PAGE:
Personality Type and the Mystique of Martial Arts

People are drawn to martial arts for many reasons. Although fighting is a facet of martial arts, it is hardly the whole picture. Encompassing everything from the soft and graceful dance of tai chi to the brutally effective strikes of Krav Maga, and from how to stop a mugger to how to live a more enlightened existence, martial arts are pursued for a host of purposes: as self-defense, as exercise, as sport, and even as a conduit for philosophical or spiritual growth.

Are some personality types more interested in martial arts than others? To explore this question, we asked our readers whether they agreed or disagreed with the statement, “You would love to learn a martial art.” Overall, a modest majority (62%) agreed, but a few types, especially those with the Intuitive and Prospecting traits, demonstrated strong interest in studying a martial art.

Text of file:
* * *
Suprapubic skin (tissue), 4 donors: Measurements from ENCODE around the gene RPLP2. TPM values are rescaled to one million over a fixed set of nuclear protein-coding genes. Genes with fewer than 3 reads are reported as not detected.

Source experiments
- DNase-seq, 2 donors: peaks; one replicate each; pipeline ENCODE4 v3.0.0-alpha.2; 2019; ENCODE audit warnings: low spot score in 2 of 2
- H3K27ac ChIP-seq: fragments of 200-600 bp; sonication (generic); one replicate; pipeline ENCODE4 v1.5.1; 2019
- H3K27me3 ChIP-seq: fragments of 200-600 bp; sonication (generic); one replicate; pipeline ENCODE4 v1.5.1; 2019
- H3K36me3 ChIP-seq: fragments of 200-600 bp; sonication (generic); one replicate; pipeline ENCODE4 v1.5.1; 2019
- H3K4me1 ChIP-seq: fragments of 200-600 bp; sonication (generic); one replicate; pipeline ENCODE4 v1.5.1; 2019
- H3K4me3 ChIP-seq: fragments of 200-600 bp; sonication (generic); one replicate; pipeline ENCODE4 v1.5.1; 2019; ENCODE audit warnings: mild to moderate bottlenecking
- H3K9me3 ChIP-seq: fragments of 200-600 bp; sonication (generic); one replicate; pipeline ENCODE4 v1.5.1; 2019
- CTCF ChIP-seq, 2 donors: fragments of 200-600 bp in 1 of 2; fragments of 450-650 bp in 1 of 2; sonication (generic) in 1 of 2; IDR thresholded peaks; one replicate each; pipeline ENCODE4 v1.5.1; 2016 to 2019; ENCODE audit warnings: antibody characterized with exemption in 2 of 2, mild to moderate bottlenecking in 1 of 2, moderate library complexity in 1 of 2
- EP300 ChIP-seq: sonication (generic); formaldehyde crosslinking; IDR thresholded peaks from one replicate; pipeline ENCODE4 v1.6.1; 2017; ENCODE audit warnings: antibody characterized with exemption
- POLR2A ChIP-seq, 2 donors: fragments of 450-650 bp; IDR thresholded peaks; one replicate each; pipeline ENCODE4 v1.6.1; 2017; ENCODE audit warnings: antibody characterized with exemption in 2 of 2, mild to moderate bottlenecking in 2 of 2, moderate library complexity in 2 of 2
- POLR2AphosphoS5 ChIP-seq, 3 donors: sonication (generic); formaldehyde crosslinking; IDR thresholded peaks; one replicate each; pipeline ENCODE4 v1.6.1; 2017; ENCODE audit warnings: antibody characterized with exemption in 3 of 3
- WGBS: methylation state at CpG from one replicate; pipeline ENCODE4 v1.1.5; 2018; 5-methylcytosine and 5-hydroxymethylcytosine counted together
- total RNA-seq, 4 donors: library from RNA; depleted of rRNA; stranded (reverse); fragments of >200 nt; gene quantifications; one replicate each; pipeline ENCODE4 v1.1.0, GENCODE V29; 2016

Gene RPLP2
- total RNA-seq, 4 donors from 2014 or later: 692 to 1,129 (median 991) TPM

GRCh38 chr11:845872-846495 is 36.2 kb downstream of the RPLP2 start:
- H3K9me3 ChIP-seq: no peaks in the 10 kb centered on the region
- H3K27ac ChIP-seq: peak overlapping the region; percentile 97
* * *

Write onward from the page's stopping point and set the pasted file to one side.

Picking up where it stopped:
(view Types chart)

Which personalities are most attracted to martial arts? We take a look below.


(view Roles chart)

Analysts and Diplomats (72% and 69% agreeing)

Analysts and Diplomats share the Intuitive trait, which was the main indicator of which personality types would enjoy learning a martial art: Intuitive types (70%) were 17% more likely than Observant types (53%) to agree with our statement. Ironically, these two Roles may not be the best-suited to the demands of pursuing a martial art – a highly structured activity that requires discipline, intense mental focus and situational awareness, physical combat, and willingness to respect and obey both centuries-old traditions and the authority of a teacher.

Mastering these requirements could be an especially long road for nonconformist Analysts and peaceful Diplomats. Even so, there are plenty of reasons why these personality types may be enamored with the idea of learning a martial art, perhaps the most important being that it presents these Intuitive types with one more path to take on their constant quest for knowledge and understanding.